I had the triune God, and I had all of you, accompanying me, encouraging me, every step of this marathon, which has me looking ahead with hope and enthusiasm to the challenges we face next.  I am looking forward to joining with you in reestablishing ministries that have gone dormant, and to infusing some new life into our Latino mission focus.  A prospect no one was envisioning five years ago now represents the best opportunity for growth at Amazing Grace in my opinion for all persons who make up this congregation.  Thank you all for placing trust in me, encouraging me, and running the race along side of me.  For I don’t believe I have continued to run this race through my own efforts, or the endurance I have been able to muster from within. If that was all I had going for me, I would have dropped out of the race long ago, with severe leg cramps, and dehydration.  I have been able to run with perseverance the race that we are in, only by keeping my eyes fixed on Jesus, and because you have been with me cheering me on.  And I continue to look forward to our partnership together!

God Bless You and Keep You All!

Yours in Christ,

Pastor Mike

Hello from Pastor Mike!

Hello: I am Pastor Michael Millum (you can call me Pastor Mike). I don’t know what you may have heard about me.  If it was something good, I will do my best to live up to the advanced billing.  I have been in full-time ministry for nearly 30 years, ten of them as a United Methodist pastor, and the remaining nearly 20 as an ELCA pastor.  The story of my migration from the UMC to the ELCA is too involved to get into in this format. For the past nearly 16 years I have served as the pastor of St. Paul’s Lutheran Church in Torrington, CT.  Originally, though I am from San Diego, CA.  Growing up, I never envisioned myself living in the frozen tundra of the northeast.  In fact, growing up, when I would hear weather reports on the news about the minus 20 degree temperatures with wind chill, I thought to myself, “You’d have to be crazy to live in a place that gets that cold”.  It was a cruel twist of fate then that I would meet and fall in love with a girl from New England and spend the last 20 years shivering from November through January. .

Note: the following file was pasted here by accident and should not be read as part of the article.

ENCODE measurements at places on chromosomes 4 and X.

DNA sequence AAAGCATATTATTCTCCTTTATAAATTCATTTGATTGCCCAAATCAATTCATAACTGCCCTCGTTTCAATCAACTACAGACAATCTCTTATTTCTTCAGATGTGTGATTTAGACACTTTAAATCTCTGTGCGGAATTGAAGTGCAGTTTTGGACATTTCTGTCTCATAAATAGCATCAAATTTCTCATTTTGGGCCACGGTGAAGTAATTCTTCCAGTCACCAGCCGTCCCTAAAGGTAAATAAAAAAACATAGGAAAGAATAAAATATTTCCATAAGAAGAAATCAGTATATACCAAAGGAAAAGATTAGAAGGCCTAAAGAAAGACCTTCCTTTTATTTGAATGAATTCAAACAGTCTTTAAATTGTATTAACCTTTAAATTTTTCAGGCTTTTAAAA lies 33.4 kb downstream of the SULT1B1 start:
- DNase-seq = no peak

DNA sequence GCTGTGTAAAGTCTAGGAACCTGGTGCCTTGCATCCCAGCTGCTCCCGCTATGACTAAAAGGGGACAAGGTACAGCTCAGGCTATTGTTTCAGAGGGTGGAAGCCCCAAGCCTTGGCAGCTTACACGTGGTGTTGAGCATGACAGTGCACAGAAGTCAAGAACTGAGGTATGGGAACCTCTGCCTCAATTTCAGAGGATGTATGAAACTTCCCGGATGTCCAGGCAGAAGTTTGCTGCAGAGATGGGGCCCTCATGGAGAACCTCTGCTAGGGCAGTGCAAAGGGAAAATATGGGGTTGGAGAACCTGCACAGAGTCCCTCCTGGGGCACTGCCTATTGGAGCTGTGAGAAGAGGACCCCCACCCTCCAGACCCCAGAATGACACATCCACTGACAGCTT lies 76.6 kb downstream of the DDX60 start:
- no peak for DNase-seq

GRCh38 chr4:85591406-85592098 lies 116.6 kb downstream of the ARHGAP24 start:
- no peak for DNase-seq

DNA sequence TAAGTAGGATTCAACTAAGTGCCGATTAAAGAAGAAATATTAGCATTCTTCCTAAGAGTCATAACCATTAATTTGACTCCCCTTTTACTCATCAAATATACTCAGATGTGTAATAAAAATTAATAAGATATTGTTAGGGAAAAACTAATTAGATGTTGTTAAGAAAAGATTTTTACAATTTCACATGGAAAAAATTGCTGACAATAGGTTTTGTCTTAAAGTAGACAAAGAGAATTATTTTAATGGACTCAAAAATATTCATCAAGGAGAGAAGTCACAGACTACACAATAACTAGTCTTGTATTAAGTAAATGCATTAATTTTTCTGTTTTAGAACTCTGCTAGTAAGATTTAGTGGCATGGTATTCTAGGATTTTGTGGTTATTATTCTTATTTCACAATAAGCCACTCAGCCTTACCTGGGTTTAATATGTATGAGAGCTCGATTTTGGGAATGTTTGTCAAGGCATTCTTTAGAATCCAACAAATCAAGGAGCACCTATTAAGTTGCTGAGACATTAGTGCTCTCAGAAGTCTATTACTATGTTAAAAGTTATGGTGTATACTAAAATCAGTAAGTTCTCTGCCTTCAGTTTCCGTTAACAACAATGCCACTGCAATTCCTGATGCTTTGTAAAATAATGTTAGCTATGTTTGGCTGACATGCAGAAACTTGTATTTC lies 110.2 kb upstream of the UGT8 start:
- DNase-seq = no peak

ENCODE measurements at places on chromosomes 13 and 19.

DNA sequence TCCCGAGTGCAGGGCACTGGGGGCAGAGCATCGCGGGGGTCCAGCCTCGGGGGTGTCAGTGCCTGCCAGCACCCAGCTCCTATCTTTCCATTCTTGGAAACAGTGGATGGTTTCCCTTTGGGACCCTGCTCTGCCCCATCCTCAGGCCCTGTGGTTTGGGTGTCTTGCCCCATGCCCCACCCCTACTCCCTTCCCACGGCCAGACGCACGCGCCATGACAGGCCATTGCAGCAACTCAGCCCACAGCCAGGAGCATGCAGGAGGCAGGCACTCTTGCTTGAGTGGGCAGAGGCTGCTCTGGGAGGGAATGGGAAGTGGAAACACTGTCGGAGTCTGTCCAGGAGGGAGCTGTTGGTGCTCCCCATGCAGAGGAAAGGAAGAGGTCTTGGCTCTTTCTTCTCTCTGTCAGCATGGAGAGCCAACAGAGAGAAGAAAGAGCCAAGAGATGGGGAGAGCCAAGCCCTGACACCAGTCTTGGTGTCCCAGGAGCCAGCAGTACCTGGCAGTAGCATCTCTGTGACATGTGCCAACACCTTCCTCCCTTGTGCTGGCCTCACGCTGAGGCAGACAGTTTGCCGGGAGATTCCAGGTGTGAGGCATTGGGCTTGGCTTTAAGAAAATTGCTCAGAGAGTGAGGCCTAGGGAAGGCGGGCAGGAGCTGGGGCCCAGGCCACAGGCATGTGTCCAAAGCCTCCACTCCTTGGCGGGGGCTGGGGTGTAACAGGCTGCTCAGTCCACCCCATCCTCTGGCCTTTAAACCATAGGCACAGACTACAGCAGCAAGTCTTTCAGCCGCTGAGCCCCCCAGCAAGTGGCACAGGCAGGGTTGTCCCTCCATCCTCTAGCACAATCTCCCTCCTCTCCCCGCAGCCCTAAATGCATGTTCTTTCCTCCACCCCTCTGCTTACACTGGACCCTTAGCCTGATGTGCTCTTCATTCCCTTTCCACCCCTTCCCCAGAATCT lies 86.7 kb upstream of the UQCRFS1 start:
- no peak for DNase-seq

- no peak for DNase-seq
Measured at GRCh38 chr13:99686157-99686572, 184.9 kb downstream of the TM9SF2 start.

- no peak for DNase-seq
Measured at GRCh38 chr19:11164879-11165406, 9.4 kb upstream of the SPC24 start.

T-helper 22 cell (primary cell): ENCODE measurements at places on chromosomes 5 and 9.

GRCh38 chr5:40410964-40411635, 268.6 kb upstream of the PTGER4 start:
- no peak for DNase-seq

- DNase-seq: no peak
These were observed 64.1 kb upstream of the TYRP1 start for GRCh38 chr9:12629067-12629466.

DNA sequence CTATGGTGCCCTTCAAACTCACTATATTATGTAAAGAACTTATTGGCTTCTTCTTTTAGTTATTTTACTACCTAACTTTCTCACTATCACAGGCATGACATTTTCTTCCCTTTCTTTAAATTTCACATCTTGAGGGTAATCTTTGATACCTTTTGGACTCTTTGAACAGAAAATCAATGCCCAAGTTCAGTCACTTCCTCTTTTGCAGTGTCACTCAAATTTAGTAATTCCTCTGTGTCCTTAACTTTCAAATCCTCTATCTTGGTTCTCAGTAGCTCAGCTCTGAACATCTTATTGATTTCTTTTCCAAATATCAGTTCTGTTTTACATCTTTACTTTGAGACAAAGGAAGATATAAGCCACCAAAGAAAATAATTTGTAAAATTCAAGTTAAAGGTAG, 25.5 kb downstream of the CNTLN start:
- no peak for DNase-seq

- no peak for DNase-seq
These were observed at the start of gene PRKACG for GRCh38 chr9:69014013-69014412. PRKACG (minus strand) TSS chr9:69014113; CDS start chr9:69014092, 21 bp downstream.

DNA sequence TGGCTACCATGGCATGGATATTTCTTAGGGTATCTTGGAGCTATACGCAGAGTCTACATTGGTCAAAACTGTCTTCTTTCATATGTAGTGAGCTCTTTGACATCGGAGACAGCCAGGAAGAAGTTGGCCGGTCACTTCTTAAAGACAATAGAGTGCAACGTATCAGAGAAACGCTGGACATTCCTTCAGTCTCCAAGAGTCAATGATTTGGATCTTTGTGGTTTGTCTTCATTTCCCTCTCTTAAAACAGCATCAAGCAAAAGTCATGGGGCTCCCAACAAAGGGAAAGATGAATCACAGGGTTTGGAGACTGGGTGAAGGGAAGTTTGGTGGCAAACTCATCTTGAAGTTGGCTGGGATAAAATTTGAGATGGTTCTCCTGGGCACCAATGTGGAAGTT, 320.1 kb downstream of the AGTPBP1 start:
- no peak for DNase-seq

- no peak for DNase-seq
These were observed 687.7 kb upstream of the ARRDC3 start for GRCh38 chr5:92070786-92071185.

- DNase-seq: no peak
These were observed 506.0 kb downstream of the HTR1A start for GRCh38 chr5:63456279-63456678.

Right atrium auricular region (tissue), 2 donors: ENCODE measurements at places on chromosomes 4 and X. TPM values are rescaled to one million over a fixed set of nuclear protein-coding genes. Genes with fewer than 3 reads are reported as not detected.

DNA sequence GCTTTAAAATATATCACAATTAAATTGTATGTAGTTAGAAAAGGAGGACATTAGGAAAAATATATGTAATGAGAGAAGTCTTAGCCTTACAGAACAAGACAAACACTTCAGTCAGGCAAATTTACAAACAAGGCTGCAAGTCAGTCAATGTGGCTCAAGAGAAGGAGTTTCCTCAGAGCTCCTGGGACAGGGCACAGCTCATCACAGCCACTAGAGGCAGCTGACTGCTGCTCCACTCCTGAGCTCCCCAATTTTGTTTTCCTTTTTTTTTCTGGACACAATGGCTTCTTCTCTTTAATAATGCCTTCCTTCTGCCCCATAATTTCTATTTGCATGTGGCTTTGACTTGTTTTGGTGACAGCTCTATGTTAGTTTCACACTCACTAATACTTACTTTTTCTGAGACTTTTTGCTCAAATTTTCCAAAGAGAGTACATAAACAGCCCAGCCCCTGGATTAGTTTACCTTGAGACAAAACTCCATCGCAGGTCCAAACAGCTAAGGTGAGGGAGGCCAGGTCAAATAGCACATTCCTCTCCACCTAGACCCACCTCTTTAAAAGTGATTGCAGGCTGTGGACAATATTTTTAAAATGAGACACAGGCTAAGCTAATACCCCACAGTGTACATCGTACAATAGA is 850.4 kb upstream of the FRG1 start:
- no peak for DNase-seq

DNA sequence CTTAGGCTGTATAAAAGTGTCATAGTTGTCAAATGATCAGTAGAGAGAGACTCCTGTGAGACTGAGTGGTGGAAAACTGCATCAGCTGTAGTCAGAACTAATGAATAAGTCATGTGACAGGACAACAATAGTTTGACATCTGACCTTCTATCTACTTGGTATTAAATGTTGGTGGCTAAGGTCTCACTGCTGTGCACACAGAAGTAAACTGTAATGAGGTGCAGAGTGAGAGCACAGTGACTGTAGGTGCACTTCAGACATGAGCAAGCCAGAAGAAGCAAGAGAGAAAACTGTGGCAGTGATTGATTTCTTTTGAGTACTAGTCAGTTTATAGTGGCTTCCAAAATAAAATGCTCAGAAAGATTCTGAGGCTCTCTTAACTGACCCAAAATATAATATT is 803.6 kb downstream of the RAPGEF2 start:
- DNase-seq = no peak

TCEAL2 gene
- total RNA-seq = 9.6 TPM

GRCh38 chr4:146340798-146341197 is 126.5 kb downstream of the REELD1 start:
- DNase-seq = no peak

My wife, Deborah (she goes by Deb) is an attorney who works for an insurance company called RLI, with an office here in Atlanta.  We have three sons, Drew, 23, Keith, nearly 21, an Trent 19.  Drew graduated college this past December and is beginning the next chapter of his young life in Nashville, TN.  He moved there just recently. Like me he is not a fan of the New England weather.  Keith is a senior at Merrimack College in MA and should graduate in May. Trent is a sophomore at Susquehanna University in PA. Drew lives close enough that we hope he will be a frequent visitor.  The other two will be down on longer school breaks and you may have the opportunity to meet them then.